The Working Musician #1 – Keeping time

Well, I am sure we’re all familiar with the way technology can throw a monkey wrench into the best-laid plans, and that’s happened here. We were going to have our “dynamic duo” Jon and Dana take the first couple of posts in this series, but since were having a hard time getting WordPress to cooperate with them we were EXTREMELY lucky to have Matt Flumerfelt write his post up early. So today we’re going to kick off our “Working Musician” series with Matt talking about how he squeezes a few extra minutes out of his day to hone his skills while keeping the wife happy and making a few dollars in the process.


Striking a balance between music and work has been a real juggling act, but I’ve found some ways to keep in practice as a musician I wouldn’t have found if I hadn’t been forced by lack of time. For example, I realized the time spent driving could become useful practice time and started carrying a mouthpiece in the car and playing on the way here and there. I also sometimes carry my horn in the front seat and play at the stops. People are often amused to see the guy beside them at a red light playing the trumpet while waiting for the light to change. Formerly red lights seemed to take too long to change but when I’m playing they seem to change too quickly—which shows how what we’re doing affects our perception of time. I carry a straw in the car and use it to do embouchure exercises. If I have a break at work or during my lunch break, I go outside and do some warm ups etc. I also carry drumsticks in the car and practice rudiments on the steering wheel.

My wife isn’t one who enjoys hearing trumpet or drums, which I also play, so my practice is restricted mostly to those times when she’s at work. I have arranged my schedule so I have some free times several mornings a week during which I can practice. I also have some silent exercises I do at home while she’s there. I realized that if you are determined you can often find a way to work around obstacles. This has the drawback, however, that if I need to work more and earn more—which is often the case, I’m faced with the decision of finding employment that will eat into what little practice time I already have, and so it acts as a disincentive, and I feel torn between the need to provide for my family and to maintain my skills as a musician.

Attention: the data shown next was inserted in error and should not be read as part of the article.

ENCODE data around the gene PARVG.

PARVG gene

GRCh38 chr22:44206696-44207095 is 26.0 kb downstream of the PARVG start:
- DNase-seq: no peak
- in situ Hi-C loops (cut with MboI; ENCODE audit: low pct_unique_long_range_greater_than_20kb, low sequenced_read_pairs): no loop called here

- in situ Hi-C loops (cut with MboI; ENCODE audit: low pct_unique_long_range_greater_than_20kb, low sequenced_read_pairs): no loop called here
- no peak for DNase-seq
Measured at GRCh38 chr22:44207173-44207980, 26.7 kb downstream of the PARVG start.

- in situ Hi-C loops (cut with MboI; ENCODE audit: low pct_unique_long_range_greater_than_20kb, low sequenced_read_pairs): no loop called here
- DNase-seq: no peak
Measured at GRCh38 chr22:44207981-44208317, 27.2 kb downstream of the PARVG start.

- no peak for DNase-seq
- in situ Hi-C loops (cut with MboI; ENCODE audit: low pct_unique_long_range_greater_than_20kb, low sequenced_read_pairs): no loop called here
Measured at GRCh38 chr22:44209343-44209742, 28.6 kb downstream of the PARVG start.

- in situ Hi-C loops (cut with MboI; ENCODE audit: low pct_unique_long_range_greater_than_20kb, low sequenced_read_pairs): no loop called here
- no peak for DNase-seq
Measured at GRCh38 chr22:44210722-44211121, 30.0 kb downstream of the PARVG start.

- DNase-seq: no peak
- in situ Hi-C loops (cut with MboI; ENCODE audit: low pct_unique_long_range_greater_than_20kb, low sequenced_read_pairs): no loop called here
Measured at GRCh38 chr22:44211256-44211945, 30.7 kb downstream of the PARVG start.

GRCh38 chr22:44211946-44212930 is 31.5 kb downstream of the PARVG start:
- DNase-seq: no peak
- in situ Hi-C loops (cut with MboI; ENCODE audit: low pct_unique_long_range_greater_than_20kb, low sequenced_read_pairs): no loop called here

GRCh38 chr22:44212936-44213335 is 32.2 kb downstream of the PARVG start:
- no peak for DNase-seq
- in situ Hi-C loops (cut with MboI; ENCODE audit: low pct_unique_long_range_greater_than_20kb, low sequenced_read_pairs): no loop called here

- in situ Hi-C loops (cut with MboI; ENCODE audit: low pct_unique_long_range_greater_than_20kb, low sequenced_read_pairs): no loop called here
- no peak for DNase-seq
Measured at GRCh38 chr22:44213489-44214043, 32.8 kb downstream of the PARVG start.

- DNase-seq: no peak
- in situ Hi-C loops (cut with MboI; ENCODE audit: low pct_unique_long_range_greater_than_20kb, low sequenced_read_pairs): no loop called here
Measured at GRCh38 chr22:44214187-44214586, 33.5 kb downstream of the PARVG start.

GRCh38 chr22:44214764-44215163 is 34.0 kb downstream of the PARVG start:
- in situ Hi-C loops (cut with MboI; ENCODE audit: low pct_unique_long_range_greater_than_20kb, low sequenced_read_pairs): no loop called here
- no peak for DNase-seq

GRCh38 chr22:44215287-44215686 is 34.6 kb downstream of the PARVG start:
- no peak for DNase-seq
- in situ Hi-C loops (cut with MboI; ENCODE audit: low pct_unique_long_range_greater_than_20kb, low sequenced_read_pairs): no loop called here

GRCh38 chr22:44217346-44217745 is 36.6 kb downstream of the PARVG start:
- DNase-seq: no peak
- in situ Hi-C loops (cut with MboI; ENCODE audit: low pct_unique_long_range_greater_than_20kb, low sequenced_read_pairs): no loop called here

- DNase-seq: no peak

Music gigs have become scarce as a result of changing demographics and a sluggish economy so opportunities to play don’t come along like they used to. When gigs do come up they usually don’t pay much but the money still helps and I take whatever chances I get to play out. I play some free gigs as well just because it reminds people I’m available to play and maintains a certain amount of goodwill in the community. I teach trumpet and drum lessons on the side at a local music store, and that, too, provides some opportunities to keep my skills sharp, while earning some money. Making money playing or teaching is an ideal situation. My wife doesn’t really like me gone in the evenings, but if it brings in money, it’s easier for her to accept. The problem is that it just isn’t lucrative enough to let go of other employment.

Matt Flumerfelt on Facebook
Matt Flumerfelt
Matt Flumerfelt
Matt is a former trumpet player for the US Navy band who now works as a caregiver in home health for dementia patients and developmentally challenged individuals. He is also the author of H: A Picaresque Novel in Verse. When Matt isn't in his support role, writing, or gigging he teaches trumpet and drums at Ben Owens Music in Valdosta, GA.

One Reply to “The Working Musician #1 – Keeping time”

  1. I can definitely understand finding the time to practice! It’s not so much finding the time but just being physically tired! My job is very labor intensive so by the time I get home and take a shower I have to push myself to practice! I try to practice at least 2 hours but usually winds being 45 minutes to an hour!

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